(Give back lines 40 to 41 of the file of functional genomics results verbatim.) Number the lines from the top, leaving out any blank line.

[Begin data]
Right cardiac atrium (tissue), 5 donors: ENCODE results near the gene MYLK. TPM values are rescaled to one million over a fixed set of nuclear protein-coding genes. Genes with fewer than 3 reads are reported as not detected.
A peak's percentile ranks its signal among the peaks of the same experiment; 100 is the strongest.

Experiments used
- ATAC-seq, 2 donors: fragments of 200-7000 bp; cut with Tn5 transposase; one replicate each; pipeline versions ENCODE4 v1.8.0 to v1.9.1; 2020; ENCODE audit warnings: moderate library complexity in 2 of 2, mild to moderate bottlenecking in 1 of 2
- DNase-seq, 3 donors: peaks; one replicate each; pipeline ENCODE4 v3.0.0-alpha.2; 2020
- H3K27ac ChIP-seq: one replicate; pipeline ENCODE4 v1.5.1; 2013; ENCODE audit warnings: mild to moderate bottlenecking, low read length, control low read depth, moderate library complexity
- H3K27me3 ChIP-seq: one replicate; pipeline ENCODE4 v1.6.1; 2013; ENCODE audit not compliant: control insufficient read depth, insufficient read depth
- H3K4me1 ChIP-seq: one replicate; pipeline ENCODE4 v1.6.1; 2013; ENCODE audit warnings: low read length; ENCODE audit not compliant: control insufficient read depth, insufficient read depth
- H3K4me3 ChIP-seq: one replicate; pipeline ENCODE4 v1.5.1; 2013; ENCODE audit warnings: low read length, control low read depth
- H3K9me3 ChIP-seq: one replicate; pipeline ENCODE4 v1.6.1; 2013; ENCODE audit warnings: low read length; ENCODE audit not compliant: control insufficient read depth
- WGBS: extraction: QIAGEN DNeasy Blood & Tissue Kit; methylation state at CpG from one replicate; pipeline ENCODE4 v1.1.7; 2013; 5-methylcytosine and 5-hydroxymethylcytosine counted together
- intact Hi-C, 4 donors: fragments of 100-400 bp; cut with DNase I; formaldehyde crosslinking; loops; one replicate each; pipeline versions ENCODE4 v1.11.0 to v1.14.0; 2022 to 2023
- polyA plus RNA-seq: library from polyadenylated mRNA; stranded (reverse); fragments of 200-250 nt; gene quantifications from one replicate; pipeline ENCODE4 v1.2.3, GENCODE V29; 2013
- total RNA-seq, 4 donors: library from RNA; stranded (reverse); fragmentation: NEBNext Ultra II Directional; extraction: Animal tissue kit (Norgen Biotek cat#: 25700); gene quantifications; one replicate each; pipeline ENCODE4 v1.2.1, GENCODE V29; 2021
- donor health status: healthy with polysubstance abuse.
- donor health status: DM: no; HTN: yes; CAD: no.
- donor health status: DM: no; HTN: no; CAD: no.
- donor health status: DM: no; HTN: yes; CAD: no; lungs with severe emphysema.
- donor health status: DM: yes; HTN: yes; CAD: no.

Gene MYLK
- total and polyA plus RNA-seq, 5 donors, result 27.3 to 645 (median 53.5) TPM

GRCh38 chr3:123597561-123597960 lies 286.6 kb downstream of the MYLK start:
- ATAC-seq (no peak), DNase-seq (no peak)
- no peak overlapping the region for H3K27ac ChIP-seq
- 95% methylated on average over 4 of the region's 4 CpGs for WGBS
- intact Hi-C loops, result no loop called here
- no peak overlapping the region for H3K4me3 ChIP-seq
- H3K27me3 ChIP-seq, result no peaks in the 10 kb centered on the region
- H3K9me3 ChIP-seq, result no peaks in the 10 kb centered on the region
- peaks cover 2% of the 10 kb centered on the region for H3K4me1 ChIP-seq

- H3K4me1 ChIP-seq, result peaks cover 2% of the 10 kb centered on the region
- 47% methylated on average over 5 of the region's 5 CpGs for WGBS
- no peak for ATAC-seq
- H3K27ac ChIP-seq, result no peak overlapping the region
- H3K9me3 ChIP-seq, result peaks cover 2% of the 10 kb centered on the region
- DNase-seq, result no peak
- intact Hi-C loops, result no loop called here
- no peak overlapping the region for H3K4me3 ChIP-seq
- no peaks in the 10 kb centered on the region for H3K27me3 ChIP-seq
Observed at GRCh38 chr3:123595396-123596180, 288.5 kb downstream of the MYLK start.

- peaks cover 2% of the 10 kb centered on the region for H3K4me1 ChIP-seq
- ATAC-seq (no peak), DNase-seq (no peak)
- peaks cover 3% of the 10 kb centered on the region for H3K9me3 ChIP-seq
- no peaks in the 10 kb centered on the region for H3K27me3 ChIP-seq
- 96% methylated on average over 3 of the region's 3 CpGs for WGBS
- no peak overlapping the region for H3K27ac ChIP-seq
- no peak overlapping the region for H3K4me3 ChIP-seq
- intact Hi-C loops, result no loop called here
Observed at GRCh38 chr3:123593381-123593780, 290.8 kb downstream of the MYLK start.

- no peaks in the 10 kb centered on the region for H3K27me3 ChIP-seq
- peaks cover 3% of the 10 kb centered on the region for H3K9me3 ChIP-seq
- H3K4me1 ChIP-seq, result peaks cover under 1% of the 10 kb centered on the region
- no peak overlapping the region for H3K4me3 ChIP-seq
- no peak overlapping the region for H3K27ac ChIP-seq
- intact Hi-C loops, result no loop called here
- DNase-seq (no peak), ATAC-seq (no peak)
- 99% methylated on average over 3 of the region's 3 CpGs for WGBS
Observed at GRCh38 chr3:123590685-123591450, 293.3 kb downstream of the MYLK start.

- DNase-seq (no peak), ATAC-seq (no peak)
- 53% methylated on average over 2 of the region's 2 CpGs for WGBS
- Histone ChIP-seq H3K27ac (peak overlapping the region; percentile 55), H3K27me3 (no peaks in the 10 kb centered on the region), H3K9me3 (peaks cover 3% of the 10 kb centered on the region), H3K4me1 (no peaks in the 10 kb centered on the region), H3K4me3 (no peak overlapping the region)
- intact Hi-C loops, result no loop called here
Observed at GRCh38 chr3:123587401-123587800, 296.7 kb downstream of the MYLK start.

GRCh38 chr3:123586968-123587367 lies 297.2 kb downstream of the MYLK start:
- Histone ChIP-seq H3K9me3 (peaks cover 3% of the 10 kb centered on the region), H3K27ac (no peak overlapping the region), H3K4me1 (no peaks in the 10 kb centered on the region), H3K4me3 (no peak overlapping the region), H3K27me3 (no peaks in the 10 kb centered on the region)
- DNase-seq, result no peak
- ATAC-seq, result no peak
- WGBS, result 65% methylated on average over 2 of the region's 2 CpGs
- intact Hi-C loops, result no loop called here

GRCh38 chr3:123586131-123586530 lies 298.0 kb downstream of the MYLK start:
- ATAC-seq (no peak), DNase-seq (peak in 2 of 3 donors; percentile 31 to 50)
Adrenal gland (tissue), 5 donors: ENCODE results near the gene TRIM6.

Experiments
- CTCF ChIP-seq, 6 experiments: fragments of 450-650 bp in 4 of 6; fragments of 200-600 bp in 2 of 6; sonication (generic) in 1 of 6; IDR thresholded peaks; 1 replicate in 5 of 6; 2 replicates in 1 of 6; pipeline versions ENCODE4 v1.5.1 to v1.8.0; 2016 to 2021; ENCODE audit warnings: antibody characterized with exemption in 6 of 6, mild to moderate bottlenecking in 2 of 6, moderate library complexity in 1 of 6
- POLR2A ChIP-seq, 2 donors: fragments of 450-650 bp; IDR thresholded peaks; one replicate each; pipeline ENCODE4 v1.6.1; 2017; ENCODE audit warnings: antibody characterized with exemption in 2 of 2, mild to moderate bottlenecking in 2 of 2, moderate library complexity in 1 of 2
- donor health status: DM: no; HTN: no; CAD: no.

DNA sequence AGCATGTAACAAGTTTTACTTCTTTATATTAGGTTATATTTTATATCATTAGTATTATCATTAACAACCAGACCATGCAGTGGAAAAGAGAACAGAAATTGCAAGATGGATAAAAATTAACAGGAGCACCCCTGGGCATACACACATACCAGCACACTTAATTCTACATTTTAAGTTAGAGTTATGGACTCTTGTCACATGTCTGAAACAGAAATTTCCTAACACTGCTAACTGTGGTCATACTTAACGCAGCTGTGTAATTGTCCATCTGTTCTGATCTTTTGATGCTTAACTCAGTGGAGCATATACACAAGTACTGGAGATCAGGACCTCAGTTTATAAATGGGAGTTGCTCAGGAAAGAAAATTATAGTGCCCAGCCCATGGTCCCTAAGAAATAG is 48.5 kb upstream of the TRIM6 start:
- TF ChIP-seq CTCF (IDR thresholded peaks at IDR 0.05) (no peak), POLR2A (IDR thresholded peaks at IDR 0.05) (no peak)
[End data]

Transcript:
Observed at GRCh38 chr3:123595396-123596180, 288.5 kb downstream of the MYLK start.

- peaks cover 2% of the 10 kb centered on the region for H3K4me1 ChIP-seq